Apart from North-East, every other region in Nigeria has had ugly experience due to worsening insecurity. The severity of insecurity is a clarion call on the federal, state and local governments to address the root causes of the problem by promoting good governance and providing jobs to the millions of educated youths and the unskilled millions of young people, thereby improving the security of the health workforce. It is also pertinent that other stakeholders in security matters such as the traditional and religious leaders sit up to their responsibility of reorientating the youth and their faithful respectively toward a violence-free society. This will not only help in retention of physicians and other health workforces in the country but also in attracting back more to improve the worsening physician population in the country. In a previous report, security was noted as the most important factor influencing the decision to return to Nigeria among the Nigerian health professionals living in the UK.
Further, the fact that inadequate diagnostic equipment and facilities demotivate Nigerian doctors shows how the dilapidated infrastructures and obsolete medical equipment in the nation’s health sector,[51–53] frustrate physicians from achieving professional fulfillment. In Nigeria, modern diagnostic procedures such as Magnetic Resonance Imaging, Computed Tomography scans and other modern diagnostic procedures are still an exclusive preserve of the rich. According to the 2016 National Health Facility Survey, the average availability of basic medical equipment and valid essential drugs in all health facilities country-wide were 32.9% and 34.6% respectively and only about one third of surveyed health facilities received any cash grants to meet their operational costs. These statistics may not have changed much recently considering the nation’s economic recessions of 2016 through 2017 and 2020, and the impact of the COVID-19 pandemic.
Over the years, the paucity of skilled physicians due to brain drain, the inadequate diagnostic equipment and facilities and the underfunding of the health sector have worsened medical diagnostic and treatment challenges in Nigeria and these have in turn fueled medical tourism among the citizens,[51, 52, 57] especially the political class and the rich at the expense of the poor and vulnerable populations. On the other hand, medical tourism has further reduced the revenue for sustaining the country’s local health sector due to shortage of logistics and facilities and lack of trust in medical practitioners. The relationship between diagnostic and treatment challenges and medical tourism in Nigeria has assumed a positive feedback phenomenon, with one driving the occurrence of the other. If the millions of naira spent by some government officials and the Nigerian elites on medical tourism abroad are put into effective infrastructural development and Nigerians are made to receive medical treatments in the country, physicians will feel more professionally fulfilled, be better retained and huge cost of medical tourism abroad will be largely reduced. This will improve the economy and the general image of the nation’s health sector.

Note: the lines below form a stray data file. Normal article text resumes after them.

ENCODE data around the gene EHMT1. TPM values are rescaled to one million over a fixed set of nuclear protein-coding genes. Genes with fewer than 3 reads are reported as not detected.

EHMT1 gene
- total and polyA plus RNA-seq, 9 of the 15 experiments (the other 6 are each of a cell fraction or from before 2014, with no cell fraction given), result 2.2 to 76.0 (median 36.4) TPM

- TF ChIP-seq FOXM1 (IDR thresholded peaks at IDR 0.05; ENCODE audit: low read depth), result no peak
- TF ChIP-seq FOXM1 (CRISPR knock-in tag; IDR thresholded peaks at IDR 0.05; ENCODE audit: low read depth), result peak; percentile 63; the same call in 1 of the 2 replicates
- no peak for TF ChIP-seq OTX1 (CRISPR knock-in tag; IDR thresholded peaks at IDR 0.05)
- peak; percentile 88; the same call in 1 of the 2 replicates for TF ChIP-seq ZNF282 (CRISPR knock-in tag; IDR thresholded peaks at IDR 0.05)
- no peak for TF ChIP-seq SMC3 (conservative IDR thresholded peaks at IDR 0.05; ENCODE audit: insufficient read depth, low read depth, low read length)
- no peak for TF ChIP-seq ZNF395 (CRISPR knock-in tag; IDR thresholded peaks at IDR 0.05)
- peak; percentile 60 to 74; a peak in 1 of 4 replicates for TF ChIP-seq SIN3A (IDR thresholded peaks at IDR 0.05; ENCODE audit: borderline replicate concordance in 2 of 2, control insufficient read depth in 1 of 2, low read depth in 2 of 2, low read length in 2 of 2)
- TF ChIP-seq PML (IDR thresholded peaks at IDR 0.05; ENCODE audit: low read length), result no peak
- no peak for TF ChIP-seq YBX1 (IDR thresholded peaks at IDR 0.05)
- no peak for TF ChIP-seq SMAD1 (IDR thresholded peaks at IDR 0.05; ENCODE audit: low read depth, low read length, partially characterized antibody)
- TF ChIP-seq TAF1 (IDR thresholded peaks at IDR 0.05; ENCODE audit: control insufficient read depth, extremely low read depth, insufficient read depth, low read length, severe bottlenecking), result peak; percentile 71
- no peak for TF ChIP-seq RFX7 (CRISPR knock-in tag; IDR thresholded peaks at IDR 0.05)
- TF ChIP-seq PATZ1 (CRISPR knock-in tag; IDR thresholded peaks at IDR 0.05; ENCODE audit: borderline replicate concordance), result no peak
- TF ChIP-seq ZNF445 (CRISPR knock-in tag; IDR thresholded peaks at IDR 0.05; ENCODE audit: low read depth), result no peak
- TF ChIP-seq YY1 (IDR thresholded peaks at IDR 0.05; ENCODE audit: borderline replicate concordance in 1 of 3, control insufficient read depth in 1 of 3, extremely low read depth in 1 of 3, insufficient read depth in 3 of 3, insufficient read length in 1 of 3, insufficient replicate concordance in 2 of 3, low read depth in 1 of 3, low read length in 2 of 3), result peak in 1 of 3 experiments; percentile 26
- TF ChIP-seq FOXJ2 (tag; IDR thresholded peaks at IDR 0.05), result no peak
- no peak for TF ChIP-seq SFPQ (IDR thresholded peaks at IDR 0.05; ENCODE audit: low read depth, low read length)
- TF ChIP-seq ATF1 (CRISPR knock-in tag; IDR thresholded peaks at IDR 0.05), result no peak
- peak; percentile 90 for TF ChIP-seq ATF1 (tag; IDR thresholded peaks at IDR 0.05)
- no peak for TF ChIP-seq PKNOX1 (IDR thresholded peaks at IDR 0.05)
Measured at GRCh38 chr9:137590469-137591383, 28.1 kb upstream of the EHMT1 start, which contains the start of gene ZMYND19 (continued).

Our findings further show that older physicians are more willing to continue their professional practice in Nigeria compared to younger ones. This is probably due to waning interest in emigration at advanced age and more extensive family ties as the family enlarges. Older physicians may prefer to stay back at home to take care of the family and their children and rather support younger ones who may be more willing to travel abroad for greener pastures. The implication of this is that Nigeria is losing more energetic young physicians who are supposed to remain in the country to take over from the aging and retiring ones. With the current trend of physician emigration and the number of medical graduates in the country, Nigeria stands the risk of running unmanageable deficit of medical doctors in the near future. This should be a source of worry to the government of Nigeria and all stakeholders in the country’s health care industry.
In view of the already poor Healthcare Access Quality performance, and poor key health indicators such as high maternal mortality ratio and under-five mortality, emigration of physicians can literally create more life-endangering situation for Nigerians when the health services vanish due to lack of qualified personnel. When there is shortage of physician to provide healthcare services to the people, a number of effects inevitably become evident in the health system, including: unnecessarily prolonged waiting time before consultations, increased workload for practitioners, time constraints on doctor-patient interactions, overworked and stressed practitioners, higher prices for consultations and lower quality of care, ultimately resulting in worsening of the health system.